Elson advertised the event via the library’s social media channels and print fliers, and set up a table outside the lunchroom of the local middle school to promote Teen Tech Week. “I had a 3D printer to pique their interest and told them about escape rooms, which many kids had heard of and were excited to try,” she says.

Though she tried to cap participation at 10, Elson ended up with 12 players. Participants had a full hour to find their way out of Radnor’s large programming space, half of which Elson sectioned off, creating walls with cheap black tablecloths. “We hid small clues—think brainteaser-like puzzles—and keys within extra furniture and desks, and added decoy items like old books, DVDs, and a fan.”

Elson says the kids spent “tons of time” going through individual books and devising theories about how titles could translate to clues—“all of which were completely wrong,” which may have been why the kids didn’t quite escape on time. “They were close, but in all their excitement, they couldn’t get the final combination lock to work properly,” Elson says.

This just meant players left the experience eager to prove their escape prowess at Radnor’s next escape room event, which Elson is excited to plan. “They can be developed for any level of difficulty, and to accommodate any space,” she says. “Youth librarians these days are great about trying something stimulating and thinking, ‘Why not make it accessible to youth?’”

The fun of imbuing a grown-up trend with youthful bona fides is exactly why Neal Schlein, youth services librarian at Mahomet (Ill.) Public Library, hosted a day-long escape event in June. When groups of two to six players, ages 10 and older, arrived for their 15-minute escape sessions, Schlein guided them into the community room, where they found a countdown clock and a note, explaining that a dastardly sorcerer had cast a catastrophic curse on the library: “Every book in the library is slowly being transformed by the curse, and if it is not stopped, all will become Hello Kitty graphic novels!”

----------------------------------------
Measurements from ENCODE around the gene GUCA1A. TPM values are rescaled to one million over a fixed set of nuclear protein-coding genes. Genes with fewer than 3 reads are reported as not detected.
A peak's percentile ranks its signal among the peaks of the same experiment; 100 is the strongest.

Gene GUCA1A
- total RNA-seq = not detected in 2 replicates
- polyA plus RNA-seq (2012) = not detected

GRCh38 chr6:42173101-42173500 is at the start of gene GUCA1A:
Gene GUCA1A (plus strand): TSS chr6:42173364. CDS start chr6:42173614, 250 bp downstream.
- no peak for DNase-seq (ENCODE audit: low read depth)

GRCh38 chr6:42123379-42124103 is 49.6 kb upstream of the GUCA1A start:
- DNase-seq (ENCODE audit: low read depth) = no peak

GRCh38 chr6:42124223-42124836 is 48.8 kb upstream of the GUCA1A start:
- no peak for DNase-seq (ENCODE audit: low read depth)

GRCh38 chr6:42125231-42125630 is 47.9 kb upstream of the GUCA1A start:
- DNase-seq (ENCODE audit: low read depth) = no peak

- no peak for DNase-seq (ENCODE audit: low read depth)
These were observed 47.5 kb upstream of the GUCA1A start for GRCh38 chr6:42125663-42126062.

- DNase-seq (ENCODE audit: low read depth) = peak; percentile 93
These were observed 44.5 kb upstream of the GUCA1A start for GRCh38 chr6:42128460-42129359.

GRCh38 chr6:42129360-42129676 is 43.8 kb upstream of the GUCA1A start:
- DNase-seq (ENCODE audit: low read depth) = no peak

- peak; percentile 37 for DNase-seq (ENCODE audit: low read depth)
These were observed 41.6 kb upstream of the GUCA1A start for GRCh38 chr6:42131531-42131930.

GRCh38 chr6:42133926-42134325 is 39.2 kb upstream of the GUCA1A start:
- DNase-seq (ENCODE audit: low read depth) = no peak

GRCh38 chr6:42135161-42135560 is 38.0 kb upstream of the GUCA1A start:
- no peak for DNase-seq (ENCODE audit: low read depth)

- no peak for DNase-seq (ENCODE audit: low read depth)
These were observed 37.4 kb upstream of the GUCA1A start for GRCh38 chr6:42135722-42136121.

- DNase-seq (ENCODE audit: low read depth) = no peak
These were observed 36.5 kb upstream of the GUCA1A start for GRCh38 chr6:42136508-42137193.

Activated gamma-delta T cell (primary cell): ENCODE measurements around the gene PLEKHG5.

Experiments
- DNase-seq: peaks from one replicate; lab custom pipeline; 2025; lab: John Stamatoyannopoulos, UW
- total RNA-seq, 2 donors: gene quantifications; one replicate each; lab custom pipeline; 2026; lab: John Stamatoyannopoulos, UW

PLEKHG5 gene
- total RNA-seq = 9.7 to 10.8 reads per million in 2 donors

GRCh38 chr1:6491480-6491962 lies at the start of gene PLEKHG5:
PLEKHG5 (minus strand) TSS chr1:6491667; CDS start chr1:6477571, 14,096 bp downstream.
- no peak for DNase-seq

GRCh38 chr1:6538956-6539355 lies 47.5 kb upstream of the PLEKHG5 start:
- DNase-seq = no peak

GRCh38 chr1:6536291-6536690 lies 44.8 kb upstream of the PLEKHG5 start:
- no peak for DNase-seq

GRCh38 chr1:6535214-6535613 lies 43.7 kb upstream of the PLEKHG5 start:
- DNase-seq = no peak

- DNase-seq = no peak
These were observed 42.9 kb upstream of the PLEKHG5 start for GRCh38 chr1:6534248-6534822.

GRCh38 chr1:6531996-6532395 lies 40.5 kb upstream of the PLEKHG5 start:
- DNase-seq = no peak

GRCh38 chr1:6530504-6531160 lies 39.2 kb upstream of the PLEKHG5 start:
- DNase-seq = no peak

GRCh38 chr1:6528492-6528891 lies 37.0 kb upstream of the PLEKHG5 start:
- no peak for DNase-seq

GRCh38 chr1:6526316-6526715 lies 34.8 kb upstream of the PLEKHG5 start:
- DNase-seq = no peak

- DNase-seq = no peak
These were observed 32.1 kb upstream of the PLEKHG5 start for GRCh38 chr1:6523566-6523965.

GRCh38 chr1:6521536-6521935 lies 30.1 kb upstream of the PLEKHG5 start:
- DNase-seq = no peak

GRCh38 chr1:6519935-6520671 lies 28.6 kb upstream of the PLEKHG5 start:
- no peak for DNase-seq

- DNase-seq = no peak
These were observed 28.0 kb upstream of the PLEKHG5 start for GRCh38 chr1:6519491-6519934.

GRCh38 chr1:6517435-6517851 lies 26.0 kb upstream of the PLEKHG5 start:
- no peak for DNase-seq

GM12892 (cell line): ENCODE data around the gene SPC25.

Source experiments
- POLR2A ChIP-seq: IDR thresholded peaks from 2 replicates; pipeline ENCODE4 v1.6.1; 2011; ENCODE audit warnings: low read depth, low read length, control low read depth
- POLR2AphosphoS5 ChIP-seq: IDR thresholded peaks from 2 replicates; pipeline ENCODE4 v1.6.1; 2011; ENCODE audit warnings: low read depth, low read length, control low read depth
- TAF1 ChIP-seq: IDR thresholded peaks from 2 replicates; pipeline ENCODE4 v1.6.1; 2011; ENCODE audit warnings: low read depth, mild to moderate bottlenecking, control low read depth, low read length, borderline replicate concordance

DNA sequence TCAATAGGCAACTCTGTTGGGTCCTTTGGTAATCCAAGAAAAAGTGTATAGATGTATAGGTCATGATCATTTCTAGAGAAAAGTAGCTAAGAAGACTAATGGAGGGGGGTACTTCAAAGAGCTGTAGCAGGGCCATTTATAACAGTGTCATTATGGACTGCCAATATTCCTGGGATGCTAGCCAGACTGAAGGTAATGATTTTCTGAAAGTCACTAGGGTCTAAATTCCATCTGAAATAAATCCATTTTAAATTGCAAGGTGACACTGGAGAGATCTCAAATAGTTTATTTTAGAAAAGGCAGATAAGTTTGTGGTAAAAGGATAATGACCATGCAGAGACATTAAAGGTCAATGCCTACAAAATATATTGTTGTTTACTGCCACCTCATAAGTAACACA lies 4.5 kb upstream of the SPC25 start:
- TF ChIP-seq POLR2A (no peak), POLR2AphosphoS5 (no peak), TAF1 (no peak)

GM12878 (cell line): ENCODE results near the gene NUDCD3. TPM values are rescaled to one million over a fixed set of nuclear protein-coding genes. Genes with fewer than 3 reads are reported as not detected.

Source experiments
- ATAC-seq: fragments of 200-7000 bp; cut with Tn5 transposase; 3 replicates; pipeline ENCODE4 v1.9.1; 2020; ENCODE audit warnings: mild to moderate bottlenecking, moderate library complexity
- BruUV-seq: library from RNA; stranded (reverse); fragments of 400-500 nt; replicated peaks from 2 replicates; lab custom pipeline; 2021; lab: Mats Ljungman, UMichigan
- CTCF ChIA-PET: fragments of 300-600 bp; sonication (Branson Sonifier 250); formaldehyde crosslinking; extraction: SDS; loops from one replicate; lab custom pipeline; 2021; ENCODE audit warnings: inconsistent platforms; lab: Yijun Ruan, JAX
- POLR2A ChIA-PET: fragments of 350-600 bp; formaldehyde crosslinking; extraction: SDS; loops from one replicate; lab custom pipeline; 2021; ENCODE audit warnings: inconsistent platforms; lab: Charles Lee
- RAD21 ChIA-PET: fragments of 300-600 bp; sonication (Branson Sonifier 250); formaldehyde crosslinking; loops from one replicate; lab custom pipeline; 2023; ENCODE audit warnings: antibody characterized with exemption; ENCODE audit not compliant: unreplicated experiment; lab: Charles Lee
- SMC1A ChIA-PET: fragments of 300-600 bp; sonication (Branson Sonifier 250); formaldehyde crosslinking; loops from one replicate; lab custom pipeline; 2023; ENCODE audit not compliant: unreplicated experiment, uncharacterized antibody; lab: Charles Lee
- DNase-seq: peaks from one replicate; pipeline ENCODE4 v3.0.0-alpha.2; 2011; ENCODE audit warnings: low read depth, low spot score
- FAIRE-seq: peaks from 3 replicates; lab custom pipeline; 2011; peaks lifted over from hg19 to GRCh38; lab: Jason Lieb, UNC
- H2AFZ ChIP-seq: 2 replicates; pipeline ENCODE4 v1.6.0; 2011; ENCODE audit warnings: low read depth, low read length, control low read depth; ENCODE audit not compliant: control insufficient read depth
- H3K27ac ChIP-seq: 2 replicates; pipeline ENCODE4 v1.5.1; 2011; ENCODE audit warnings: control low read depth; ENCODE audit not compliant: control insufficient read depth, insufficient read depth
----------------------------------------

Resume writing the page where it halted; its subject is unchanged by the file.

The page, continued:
In order to break the spell, participants needed to uncover clues to locate the wand and passcode used to cast the spell. Weeks ahead of time, Schlein placed holds on all of Mahomet’s Hello Kitty books, so as to create a shelf of them in the escape room with a laminated sign reading, “My favorite things!” A note also included guidelines about not needing to move furniture, and how no clues were located in off-limits places, such as the glass AV cabinet.

Like Alcox, Schlein sought help from local commercial escape rooms that lent props, such as a double-locking briefcase and a big fake lock—which meant no one had to hand over actual library keys. Schlein also made use of projector slides, as well as a friend’s discarded bookcase. “It was falling apart, so I secured it to the wall and split the back open to create a secret panel.”

Once participants found their way out, they were instructed to take the passcode they’d uncovered to the main desk. If it was the correct one, the on-duty librarian would swap it for a web address of a site that Schlein had created ahead of time—a congratulatory page deeming escapees official agents and instructing them to go pick up victory stickers.

As for those who emerged from the room with one of the wrong passcodes? “They received a message to go to this other website,” Schlein says, where the message, “Hello Library!” was superimposed over an image of Mahomet Public Library—one that had been tiled in Hello Kitty—and an evil genius proclaiming, “Muahahaha! You lost!”

“The idea was to offer people a challenge, with a little bit of a laugh at the end,” says Schlein.


Kimberly Lopez, readers’ services assistant, and Polli Kenn, readers’ services coordinator, of Lawrence (Kans.) Public Library’s Book Squad.Photos: Heather Kearns